- Fatal-shooting victim ID'd; uncle said he tried to break up fight (9/29/16)28
- Driver charged with manslaughter in crash that killed 2 (9/27/16)
- Perryville man arrested for alleged patronizing prostitution, harassment (9/23/16)6
- Perryville High principal on leave; no reason given (9/28/16)9
- Video and evidence largely confirm trooper's claims in April traffic stop shooting (9/23/16)9
- Cape man may lose eye after shovel beating, police say (9/25/16)2
- Animal-rescue group receives grant from rock star for spay, neuter assistance (9/28/16)1
- Monia pleads guilty to 9 counts of financial exploitation of elderly; dealings with murderer Joseph clarified (9/28/16)11
- Woman accused of pushing Wal-Mart employee after theft (9/27/16)
- Planning, design puts renovations of H-H building into hotel on hold (9/26/16)6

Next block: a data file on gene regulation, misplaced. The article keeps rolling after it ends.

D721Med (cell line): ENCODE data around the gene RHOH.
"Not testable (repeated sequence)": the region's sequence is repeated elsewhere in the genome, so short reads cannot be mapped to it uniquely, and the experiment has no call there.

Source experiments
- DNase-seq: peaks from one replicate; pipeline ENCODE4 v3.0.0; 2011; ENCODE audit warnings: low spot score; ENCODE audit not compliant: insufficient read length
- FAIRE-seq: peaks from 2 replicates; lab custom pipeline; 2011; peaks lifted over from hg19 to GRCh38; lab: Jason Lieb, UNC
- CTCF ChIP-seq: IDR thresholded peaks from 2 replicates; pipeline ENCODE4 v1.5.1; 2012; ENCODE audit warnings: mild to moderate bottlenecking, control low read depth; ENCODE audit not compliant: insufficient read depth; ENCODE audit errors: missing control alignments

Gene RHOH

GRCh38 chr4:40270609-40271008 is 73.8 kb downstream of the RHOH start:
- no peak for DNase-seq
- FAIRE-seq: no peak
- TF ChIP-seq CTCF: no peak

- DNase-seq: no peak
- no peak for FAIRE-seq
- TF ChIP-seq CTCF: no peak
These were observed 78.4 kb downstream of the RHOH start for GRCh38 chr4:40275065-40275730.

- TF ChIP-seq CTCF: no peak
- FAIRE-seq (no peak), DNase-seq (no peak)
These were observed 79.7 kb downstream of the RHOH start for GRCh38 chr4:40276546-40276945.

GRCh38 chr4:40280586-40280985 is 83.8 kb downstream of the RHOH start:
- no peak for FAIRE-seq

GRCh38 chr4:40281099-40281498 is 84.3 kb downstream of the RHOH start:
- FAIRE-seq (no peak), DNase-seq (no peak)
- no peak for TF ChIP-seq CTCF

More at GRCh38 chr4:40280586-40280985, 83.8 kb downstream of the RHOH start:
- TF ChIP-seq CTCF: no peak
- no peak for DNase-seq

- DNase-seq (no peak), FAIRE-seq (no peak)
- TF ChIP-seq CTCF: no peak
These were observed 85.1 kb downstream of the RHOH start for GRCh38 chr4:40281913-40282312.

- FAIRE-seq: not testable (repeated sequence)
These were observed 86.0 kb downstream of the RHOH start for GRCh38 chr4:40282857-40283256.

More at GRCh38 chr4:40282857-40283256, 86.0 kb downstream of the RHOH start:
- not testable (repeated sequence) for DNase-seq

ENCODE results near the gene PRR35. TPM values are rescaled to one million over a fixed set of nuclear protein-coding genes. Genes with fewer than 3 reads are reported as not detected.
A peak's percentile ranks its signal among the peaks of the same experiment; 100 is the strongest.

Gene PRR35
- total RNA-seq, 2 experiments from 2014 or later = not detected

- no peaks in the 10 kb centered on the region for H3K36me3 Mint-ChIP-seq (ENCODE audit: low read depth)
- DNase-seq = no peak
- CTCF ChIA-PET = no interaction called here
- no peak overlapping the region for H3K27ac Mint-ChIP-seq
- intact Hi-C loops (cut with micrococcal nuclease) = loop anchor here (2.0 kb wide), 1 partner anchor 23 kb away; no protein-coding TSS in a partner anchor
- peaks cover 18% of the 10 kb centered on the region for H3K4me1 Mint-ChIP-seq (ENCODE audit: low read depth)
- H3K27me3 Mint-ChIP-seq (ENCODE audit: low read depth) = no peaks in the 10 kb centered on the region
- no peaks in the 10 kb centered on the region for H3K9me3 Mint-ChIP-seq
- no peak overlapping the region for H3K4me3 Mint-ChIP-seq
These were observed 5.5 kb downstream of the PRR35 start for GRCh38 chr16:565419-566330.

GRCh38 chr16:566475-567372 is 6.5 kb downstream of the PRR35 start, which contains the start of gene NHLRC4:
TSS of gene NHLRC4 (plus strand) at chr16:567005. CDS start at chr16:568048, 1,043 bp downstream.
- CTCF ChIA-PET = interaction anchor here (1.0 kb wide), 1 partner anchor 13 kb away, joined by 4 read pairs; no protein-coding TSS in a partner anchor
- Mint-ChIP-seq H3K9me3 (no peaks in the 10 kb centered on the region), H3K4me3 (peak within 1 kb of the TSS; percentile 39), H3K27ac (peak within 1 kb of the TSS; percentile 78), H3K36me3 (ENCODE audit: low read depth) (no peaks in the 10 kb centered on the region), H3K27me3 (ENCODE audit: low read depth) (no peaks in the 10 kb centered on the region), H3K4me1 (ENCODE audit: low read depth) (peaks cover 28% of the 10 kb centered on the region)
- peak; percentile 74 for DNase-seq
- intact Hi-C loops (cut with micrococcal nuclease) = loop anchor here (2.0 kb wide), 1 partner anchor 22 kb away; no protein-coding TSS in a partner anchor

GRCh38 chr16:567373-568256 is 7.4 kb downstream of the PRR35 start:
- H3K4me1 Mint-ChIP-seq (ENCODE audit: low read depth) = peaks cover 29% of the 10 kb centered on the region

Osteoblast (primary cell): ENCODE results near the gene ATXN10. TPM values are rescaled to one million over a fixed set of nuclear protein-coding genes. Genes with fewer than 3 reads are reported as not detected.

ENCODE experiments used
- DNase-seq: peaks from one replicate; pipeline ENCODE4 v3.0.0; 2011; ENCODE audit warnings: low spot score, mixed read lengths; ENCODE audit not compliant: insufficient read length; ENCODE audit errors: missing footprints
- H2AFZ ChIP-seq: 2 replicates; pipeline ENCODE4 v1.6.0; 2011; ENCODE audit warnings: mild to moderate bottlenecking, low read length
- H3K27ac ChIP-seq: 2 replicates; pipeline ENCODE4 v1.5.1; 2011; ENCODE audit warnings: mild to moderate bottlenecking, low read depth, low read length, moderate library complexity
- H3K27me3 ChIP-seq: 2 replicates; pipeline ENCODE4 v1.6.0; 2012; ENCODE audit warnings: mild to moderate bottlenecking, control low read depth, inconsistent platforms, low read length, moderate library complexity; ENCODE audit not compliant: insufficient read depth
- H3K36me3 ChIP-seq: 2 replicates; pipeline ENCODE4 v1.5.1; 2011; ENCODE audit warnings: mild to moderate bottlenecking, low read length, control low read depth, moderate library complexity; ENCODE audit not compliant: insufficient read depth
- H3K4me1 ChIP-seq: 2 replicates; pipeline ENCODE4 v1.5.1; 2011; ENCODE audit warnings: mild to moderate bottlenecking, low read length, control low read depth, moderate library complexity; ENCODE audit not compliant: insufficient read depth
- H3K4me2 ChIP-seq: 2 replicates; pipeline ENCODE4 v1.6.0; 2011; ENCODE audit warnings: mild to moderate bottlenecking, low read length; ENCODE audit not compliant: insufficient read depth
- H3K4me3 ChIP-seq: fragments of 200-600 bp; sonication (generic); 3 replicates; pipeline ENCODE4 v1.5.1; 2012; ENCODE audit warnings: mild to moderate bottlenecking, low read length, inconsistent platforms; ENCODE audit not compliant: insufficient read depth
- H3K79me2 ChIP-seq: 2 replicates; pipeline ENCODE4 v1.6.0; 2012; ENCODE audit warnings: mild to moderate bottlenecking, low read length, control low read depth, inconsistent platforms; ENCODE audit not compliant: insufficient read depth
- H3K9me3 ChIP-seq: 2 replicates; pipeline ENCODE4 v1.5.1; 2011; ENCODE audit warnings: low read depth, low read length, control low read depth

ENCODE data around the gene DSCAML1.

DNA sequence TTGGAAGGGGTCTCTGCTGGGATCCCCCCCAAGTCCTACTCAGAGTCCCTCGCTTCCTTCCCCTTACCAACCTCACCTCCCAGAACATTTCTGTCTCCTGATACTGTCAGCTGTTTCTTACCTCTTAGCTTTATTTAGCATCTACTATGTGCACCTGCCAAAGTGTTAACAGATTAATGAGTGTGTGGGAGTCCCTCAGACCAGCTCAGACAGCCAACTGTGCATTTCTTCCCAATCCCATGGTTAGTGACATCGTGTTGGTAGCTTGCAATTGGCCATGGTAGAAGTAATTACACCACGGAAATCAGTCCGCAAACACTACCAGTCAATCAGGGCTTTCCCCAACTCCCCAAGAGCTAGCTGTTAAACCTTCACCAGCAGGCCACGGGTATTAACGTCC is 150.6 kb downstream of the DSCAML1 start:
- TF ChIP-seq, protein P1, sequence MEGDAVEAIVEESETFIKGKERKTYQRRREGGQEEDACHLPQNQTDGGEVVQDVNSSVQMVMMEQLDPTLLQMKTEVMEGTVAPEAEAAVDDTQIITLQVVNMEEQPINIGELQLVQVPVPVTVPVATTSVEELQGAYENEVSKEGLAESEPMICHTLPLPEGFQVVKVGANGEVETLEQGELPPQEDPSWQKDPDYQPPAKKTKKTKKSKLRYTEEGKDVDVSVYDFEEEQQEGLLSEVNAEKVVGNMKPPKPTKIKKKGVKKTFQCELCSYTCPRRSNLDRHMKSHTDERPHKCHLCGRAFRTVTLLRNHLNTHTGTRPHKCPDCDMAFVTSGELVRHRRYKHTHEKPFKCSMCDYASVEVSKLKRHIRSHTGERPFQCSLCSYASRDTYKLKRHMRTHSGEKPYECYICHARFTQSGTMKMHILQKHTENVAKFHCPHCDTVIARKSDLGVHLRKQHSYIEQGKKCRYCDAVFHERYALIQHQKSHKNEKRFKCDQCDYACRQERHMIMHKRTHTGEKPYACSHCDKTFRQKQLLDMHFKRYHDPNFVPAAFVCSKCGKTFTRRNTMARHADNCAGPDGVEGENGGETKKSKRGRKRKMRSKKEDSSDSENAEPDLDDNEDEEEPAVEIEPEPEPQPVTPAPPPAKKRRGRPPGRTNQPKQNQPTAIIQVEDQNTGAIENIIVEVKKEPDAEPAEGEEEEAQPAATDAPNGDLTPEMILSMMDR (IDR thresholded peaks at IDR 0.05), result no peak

Balance needed on recruiting access
A provision of the No Child Left Behind Act that requires schools to provide student information to military recruiters has created some confusion and a great deal of concern, particularly among parents who want to protect the privacy of their children.
For years, military recruiters have been permitted to participate in career days and interviews with students interested in learning more about military opportunities. But recruiters say more and more schools have shut down that access in recent years. The provision of the federal education act is, in part, an effort to shore up voluntary enlistments. Some schools are giving parents the option of signing a form to keep school records away from recruiters.
Recruiters, school officials and parents need to strike a balance in their compliance with the federal mandate. Recruiters need access to students but should avoid hard-sell tactics that many students and their parents find offensive. School officials need to comply with the law. And parents need to understand that U.S. armed forces can offer some good career and education options.